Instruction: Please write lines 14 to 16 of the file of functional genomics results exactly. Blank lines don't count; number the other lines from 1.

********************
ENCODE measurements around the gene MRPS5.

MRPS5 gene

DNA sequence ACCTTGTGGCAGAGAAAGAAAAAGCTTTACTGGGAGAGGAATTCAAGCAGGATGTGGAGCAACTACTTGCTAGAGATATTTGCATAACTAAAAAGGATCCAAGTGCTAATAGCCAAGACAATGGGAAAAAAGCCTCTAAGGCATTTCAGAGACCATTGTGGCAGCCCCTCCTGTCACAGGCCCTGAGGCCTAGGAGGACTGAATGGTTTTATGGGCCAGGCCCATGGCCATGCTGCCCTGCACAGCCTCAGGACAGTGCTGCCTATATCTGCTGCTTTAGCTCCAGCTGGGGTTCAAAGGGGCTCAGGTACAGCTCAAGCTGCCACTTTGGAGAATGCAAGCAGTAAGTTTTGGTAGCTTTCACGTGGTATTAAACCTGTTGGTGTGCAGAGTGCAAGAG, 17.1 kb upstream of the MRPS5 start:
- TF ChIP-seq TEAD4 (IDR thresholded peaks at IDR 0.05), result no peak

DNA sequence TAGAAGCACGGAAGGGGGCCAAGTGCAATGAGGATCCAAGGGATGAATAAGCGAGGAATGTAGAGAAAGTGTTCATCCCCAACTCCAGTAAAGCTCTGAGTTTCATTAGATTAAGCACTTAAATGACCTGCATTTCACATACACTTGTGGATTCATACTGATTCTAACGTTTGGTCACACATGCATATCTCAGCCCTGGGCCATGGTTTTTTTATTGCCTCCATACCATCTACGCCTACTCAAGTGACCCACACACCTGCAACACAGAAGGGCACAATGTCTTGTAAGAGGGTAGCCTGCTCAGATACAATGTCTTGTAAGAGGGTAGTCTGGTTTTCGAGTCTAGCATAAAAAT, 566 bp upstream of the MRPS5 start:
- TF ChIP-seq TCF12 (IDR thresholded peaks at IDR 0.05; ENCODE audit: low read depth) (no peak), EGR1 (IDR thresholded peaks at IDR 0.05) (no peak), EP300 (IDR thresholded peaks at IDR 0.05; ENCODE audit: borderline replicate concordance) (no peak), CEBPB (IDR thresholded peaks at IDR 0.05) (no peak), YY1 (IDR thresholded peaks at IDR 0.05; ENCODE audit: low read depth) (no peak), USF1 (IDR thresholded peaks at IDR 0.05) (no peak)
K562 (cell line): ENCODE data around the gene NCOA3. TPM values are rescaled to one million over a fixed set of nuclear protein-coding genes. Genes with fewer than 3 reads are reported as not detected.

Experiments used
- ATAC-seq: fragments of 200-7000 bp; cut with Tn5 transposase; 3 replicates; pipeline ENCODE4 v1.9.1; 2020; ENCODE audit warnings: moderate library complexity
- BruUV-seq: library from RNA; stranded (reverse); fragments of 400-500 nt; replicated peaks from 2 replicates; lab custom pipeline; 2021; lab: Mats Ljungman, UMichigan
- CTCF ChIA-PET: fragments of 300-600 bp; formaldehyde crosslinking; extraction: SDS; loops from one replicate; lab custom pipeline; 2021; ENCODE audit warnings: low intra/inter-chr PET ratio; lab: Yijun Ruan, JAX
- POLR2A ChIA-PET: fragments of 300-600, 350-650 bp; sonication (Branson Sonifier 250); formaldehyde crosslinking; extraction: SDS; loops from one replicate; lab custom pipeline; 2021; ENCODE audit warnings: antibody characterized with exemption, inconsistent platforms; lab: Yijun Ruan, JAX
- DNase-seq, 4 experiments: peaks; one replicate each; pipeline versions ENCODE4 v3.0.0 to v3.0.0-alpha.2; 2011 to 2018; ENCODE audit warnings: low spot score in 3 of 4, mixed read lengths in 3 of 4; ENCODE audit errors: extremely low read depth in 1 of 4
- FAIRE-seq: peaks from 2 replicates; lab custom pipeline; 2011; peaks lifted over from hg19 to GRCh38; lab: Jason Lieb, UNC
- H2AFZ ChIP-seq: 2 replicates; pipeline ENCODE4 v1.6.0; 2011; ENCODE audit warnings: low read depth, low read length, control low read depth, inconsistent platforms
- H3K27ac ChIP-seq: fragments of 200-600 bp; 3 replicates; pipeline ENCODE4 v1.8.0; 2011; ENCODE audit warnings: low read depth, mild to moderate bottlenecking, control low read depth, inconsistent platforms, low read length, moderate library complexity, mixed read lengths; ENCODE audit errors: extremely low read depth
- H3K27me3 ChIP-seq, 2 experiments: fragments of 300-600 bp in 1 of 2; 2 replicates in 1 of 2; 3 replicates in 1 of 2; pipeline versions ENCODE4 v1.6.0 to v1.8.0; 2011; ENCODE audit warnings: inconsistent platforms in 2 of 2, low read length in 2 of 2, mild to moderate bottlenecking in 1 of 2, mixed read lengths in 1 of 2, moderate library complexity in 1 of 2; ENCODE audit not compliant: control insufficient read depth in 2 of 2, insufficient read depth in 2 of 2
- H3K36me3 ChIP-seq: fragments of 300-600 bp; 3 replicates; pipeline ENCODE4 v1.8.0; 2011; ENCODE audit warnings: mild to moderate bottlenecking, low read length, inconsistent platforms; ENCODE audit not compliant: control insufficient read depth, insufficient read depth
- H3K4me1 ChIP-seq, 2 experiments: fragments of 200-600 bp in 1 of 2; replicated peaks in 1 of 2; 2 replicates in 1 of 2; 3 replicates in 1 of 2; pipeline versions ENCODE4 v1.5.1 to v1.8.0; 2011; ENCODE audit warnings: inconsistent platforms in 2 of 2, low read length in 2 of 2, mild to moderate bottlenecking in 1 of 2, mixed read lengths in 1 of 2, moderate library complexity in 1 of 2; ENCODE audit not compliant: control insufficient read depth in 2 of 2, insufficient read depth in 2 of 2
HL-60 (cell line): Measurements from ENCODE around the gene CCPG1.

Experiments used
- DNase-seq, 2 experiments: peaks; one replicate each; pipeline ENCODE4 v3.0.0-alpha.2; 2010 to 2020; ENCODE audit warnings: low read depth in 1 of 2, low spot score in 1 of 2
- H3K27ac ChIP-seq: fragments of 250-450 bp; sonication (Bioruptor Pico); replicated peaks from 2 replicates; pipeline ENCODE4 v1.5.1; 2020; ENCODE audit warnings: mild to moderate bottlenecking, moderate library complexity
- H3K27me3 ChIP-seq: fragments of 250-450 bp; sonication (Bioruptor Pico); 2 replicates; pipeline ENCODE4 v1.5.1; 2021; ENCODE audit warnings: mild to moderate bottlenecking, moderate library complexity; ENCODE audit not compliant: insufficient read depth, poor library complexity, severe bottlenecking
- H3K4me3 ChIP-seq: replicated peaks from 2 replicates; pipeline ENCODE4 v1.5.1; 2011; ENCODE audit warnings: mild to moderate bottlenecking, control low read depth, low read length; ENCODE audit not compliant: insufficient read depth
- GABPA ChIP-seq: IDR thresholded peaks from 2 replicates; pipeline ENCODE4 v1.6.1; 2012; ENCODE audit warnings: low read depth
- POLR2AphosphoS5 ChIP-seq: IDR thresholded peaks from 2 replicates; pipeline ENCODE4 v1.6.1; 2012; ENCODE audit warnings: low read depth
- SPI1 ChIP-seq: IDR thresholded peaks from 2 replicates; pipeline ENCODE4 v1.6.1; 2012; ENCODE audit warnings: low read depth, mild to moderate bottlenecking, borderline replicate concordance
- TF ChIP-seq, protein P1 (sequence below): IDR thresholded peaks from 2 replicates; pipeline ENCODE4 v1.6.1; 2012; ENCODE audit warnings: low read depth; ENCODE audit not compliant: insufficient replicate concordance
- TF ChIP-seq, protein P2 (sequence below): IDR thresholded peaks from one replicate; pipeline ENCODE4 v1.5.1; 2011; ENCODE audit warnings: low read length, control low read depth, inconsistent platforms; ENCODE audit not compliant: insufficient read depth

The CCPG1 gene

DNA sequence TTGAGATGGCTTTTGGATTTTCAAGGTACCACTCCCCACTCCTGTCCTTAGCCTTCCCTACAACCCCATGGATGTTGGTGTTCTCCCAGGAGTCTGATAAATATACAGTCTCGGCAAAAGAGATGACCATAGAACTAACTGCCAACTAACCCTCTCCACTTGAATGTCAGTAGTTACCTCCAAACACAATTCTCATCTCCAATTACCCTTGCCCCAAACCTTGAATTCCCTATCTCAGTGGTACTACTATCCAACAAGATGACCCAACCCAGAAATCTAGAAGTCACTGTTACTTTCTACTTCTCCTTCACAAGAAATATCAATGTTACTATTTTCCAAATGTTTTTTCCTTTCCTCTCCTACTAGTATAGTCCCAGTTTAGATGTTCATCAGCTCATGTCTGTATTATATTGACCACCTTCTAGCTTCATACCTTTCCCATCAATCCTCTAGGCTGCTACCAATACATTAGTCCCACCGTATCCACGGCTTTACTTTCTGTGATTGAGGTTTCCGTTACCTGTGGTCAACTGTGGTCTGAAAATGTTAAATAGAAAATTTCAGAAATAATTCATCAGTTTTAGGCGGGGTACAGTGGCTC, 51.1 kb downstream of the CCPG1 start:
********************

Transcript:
- FAIRE-seq: peaks from 2 replicates; lab custom pipeline; 2011; peaks lifted over from hg19 to GRCh38; lab: Jason Lieb, UNC
- H2AFZ ChIP-seq: 2 replicates; pipeline ENCODE4 v1.6.0; 2011; ENCODE audit warnings: low read depth, low read length, control low read depth, inconsistent platforms
- H3K27ac ChIP-seq: fragments of 200-600 bp; 3 replicates; pipeline ENCODE4 v1.8.0; 2011; ENCODE audit warnings: low read depth, mild to moderate bottlenecking, control low read depth, inconsistent platforms, low read length, moderate library complexity, mixed read lengths; ENCODE audit errors: extremely low read depth